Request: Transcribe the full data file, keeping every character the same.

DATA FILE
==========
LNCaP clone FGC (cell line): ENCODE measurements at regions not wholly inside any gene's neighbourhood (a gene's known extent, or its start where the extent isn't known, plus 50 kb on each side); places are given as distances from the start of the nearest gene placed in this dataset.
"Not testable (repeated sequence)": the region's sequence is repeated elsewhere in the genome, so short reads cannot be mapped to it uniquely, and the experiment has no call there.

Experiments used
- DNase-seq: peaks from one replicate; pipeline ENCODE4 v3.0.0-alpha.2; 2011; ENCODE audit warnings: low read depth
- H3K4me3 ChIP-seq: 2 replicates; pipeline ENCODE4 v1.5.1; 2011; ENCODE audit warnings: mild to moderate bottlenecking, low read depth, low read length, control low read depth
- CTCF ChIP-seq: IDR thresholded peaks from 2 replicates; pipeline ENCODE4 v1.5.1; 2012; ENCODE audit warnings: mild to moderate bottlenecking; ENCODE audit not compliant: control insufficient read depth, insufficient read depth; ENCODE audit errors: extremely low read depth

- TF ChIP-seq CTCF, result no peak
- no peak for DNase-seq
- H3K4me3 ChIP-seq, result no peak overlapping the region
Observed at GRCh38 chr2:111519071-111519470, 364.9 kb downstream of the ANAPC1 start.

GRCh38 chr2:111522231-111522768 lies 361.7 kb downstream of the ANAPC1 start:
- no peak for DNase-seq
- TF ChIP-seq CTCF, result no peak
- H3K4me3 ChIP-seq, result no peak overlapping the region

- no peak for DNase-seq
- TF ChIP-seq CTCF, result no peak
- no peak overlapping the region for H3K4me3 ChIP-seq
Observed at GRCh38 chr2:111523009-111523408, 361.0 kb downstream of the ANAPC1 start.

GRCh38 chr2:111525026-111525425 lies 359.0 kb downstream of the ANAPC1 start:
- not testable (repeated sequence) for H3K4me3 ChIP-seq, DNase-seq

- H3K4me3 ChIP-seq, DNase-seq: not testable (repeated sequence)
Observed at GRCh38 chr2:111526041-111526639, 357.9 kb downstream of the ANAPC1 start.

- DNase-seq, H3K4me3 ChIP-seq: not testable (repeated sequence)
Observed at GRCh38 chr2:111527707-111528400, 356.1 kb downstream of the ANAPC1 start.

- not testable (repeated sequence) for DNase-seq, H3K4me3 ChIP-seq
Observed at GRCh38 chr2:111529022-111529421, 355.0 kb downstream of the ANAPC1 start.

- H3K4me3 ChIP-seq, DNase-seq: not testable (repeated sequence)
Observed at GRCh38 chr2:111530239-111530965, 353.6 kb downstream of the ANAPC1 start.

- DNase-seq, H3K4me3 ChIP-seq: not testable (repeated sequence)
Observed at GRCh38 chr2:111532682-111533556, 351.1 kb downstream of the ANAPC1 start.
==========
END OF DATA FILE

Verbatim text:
LNCaP clone FGC (cell line): ENCODE measurements at regions not wholly inside any gene's neighbourhood (a gene's known extent, or its start where the extent isn't known, plus 50 kb on each side); places are given as distances from the start of the nearest gene placed in this dataset.
"Not testable (repeated sequence)": the region's sequence is repeated elsewhere in the genome, so short reads cannot be mapped to it uniquely, and the experiment has no call there.

Experiments used
- DNase-seq: peaks from one replicate; pipeline ENCODE4 v3.0.0-alpha.2; 2011; ENCODE audit warnings: low read depth
- H3K4me3 ChIP-seq: 2 replicates; pipeline ENCODE4 v1.5.1; 2011; ENCODE audit warnings: mild to moderate bottlenecking, low read depth, low read length, control low read depth
- CTCF ChIP-seq: IDR thresholded peaks from 2 replicates; pipeline ENCODE4 v1.5.1; 2012; ENCODE audit warnings: mild to moderate bottlenecking; ENCODE audit not compliant: control insufficient read depth, insufficient read depth; ENCODE audit errors: extremely low read depth

- TF ChIP-seq CTCF, result no peak
- no peak for DNase-seq
- H3K4me3 ChIP-seq, result no peak overlapping the region
Observed at GRCh38 chr2:111519071-111519470, 364.9 kb downstream of the ANAPC1 start.

GRCh38 chr2:111522231-111522768 lies 361.7 kb downstream of the ANAPC1 start:
- no peak for DNase-seq
- TF ChIP-seq CTCF, result no peak
- H3K4me3 ChIP-seq, result no peak overlapping the region

- no peak for DNase-seq
- TF ChIP-seq CTCF, result no peak
- no peak overlapping the region for H3K4me3 ChIP-seq
Observed at GRCh38 chr2:111523009-111523408, 361.0 kb downstream of the ANAPC1 start.

GRCh38 chr2:111525026-111525425 lies 359.0 kb downstream of the ANAPC1 start:
- not testable (repeated sequence) for H3K4me3 ChIP-seq, DNase-seq

- H3K4me3 ChIP-seq, DNase-seq: not testable (repeated sequence)
Observed at GRCh38 chr2:111526041-111526639, 357.9 kb downstream of the ANAPC1 start.

- DNase-seq, H3K4me3 ChIP-seq: not testable (repeated sequence)
Observed at GRCh38 chr2:111527707-111528400, 356.1 kb downstream of the ANAPC1 start.

- not testable (repeated sequence) for DNase-seq, H3K4me3 ChIP-seq
Observed at GRCh38 chr2:111529022-111529421, 355.0 kb downstream of the ANAPC1 start.

- H3K4me3 ChIP-seq, DNase-seq: not testable (repeated sequence)
Observed at GRCh38 chr2:111530239-111530965, 353.6 kb downstream of the ANAPC1 start.

- DNase-seq, H3K4me3 ChIP-seq: not testable (repeated sequence)
Observed at GRCh38 chr2:111532682-111533556, 351.1 kb downstream of the ANAPC1 start.